To understand how extracellular signals are received at the cell membrane and trigger intracellular signalling pathway activation, we study the receptor tyrosine kinase (RET).
RET is crucial for embryonic and adult development and its mutation underlies three human diseases (Hirschsprung's disease, kidney agenesis and cancer).
We are interested in how RET becomes activated in response to binding a bipartite ligand that is comprised of a glial cell line derived neurotrophic factor (GDNF) family ligand and a GDNF family receptor a (GFRα) co-receptor.
To visualise this interaction, we have reconstituted several vertebrate RET ternary complexes containing both ligand and co-receptor, permitting a hybrid structural approach. The downstream consequence of RET ligand occupancy is the trans-phosphorylation of internal tyrosine sites within the tyrosine kinase catalytic domain.
Acareful analysis of the kinetics of tyrosine auto-phosphorylation for wild type and oncogenic RET mutants using label-free mass spectrometry has revealed surprising differences in the order of auto-phosphorylation.
We are continuing to characterise how regions flanking the core RET kinase domain contribute to ligand-dependent activation as well as how they are perturbed in an oncogenic context.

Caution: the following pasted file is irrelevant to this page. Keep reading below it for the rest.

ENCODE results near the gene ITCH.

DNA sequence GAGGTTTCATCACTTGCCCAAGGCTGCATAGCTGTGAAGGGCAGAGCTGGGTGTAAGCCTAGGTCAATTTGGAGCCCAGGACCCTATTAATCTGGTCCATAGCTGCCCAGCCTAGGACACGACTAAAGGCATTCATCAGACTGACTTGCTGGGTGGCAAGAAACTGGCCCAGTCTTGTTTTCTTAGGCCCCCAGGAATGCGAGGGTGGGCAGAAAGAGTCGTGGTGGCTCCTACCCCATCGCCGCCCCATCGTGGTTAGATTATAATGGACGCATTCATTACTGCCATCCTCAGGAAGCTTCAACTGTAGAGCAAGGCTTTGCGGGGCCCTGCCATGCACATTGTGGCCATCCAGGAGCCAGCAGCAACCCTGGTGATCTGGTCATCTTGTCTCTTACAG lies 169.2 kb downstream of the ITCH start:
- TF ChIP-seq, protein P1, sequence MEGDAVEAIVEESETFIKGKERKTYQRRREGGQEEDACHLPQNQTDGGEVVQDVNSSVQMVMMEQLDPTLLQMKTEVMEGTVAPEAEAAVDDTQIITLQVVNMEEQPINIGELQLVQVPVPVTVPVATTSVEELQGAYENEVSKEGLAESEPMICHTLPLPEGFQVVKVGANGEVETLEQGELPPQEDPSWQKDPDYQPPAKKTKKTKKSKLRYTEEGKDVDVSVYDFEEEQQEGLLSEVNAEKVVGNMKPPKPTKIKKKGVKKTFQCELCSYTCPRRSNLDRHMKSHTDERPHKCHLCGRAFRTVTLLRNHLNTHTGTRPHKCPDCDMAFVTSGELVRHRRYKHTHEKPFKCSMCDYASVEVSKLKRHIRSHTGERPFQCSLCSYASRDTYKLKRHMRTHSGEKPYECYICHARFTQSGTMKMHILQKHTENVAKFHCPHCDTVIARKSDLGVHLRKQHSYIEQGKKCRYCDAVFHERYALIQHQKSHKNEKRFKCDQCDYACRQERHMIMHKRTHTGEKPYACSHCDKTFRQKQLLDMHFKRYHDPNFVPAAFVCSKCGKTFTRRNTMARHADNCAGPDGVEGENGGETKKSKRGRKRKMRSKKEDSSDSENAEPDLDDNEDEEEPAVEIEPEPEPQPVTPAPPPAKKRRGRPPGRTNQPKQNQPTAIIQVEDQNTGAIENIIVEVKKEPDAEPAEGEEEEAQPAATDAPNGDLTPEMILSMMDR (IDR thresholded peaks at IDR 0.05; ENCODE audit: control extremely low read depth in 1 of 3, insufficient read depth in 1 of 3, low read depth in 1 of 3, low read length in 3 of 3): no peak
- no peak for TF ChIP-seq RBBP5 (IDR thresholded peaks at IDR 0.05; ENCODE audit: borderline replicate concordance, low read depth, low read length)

Our earlier structural work on RET identified a folding bottleneck that could be eliminated by removal of just two amino acids.
Removing these residues in a panel of RET Hirschsprung's (HSCR) disease mutants restored cell surface expression to most of these mutants instead of their being retained within the endoplasmic reticulum as immature forms.
Recently we carried out a small biased siRNA screen to identify components of the RET maturation pathway that could rescue HSCR mutants and influence cell surface levels of wild type RET.
Characterising factors that control RET maturation and export will help improve our understanding of how thresholds of wild type and pathological RET signalling are set.